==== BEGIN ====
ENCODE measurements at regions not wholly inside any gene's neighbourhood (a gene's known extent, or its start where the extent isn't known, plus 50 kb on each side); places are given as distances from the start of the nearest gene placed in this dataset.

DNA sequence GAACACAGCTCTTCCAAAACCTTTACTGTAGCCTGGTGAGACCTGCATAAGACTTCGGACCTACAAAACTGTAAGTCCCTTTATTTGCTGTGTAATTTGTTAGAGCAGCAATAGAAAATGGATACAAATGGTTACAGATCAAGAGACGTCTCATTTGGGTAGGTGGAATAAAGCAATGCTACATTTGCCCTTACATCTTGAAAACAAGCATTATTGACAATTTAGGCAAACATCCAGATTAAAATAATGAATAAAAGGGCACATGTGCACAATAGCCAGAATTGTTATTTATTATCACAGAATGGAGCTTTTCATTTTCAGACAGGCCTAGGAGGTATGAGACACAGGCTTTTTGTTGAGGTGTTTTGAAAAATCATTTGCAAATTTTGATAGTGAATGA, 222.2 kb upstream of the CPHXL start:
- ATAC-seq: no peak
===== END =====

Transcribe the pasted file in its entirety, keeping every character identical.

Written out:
ENCODE measurements at regions not wholly inside any gene's neighbourhood (a gene's known extent, or its start where the extent isn't known, plus 50 kb on each side); places are given as distances from the start of the nearest gene placed in this dataset.

DNA sequence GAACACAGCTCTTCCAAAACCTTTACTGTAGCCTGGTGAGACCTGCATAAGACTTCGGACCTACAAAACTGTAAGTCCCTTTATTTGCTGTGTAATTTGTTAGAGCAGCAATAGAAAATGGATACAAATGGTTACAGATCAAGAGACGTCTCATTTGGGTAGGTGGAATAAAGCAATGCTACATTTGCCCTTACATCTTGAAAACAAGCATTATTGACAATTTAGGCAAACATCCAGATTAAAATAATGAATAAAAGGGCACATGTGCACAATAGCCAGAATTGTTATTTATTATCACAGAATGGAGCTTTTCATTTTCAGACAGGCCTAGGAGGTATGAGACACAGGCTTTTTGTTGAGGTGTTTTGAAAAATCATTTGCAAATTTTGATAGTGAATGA, 222.2 kb upstream of the CPHXL start:
- ATAC-seq: no peak